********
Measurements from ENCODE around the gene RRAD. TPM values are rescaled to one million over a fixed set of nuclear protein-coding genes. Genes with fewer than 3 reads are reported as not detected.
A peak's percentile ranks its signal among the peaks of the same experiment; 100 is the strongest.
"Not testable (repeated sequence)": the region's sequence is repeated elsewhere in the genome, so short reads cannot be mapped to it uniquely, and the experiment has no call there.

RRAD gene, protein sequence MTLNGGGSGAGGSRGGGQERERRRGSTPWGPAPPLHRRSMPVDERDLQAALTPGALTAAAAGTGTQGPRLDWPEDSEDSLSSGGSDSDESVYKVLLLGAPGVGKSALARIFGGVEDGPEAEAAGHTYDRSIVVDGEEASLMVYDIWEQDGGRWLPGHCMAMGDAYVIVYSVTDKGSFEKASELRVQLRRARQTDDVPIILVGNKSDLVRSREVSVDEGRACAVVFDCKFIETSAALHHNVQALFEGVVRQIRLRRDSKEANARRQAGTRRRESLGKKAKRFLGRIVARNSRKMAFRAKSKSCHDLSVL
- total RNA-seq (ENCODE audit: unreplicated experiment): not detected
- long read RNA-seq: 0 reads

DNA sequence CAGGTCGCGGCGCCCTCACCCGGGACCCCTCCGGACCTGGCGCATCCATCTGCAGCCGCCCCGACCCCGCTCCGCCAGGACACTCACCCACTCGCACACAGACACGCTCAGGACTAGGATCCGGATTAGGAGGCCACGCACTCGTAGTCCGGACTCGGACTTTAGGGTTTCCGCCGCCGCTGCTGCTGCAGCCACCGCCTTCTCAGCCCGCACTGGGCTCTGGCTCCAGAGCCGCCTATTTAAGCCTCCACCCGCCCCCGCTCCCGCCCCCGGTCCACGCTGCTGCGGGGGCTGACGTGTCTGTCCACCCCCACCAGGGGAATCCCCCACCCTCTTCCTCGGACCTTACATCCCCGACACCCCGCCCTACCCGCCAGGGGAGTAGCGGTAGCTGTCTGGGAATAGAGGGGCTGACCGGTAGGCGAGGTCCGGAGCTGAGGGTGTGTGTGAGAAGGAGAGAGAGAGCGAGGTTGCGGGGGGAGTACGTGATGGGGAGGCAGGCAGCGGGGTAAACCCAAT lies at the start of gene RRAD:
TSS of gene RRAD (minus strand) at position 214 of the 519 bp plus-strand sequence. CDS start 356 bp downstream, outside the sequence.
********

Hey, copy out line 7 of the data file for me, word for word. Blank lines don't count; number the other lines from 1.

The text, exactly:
DNA sequence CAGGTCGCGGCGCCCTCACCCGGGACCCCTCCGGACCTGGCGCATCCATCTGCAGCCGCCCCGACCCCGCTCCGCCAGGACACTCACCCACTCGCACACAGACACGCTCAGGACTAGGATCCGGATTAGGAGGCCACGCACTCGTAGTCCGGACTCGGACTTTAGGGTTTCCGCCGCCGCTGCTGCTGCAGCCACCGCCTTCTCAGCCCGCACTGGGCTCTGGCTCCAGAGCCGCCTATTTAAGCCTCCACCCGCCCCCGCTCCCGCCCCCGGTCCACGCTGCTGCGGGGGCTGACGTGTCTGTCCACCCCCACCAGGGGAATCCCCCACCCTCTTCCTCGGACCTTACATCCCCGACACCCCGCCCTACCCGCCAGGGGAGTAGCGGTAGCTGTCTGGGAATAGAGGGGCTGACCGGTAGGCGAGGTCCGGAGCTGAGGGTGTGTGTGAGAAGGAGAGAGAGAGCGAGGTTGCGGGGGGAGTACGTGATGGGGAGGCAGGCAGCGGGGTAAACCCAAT lies at the start of gene RRAD: